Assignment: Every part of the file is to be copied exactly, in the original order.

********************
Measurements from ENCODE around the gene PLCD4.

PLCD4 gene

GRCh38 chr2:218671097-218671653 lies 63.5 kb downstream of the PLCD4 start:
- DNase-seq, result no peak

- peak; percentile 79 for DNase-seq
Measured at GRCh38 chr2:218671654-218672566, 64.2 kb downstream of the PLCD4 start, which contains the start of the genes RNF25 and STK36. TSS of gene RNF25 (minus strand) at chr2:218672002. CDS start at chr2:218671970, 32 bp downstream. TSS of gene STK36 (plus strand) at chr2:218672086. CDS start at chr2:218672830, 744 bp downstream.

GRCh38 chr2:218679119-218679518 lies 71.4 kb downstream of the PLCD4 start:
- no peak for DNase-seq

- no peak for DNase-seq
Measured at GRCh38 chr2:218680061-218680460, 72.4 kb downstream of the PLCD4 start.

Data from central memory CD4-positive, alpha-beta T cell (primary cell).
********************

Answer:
Measurements from ENCODE around the gene PLCD4.

PLCD4 gene

GRCh38 chr2:218671097-218671653 lies 63.5 kb downstream of the PLCD4 start:
- DNase-seq, result no peak

- peak; percentile 79 for DNase-seq
Measured at GRCh38 chr2:218671654-218672566, 64.2 kb downstream of the PLCD4 start, which contains the start of the genes RNF25 and STK36. TSS of gene RNF25 (minus strand) at chr2:218672002. CDS start at chr2:218671970, 32 bp downstream. TSS of gene STK36 (plus strand) at chr2:218672086. CDS start at chr2:218672830, 744 bp downstream.

GRCh38 chr2:218679119-218679518 lies 71.4 kb downstream of the PLCD4 start:
- no peak for DNase-seq

- no peak for DNase-seq
Measured at GRCh38 chr2:218680061-218680460, 72.4 kb downstream of the PLCD4 start.

Data from central memory CD4-positive, alpha-beta T cell (primary cell).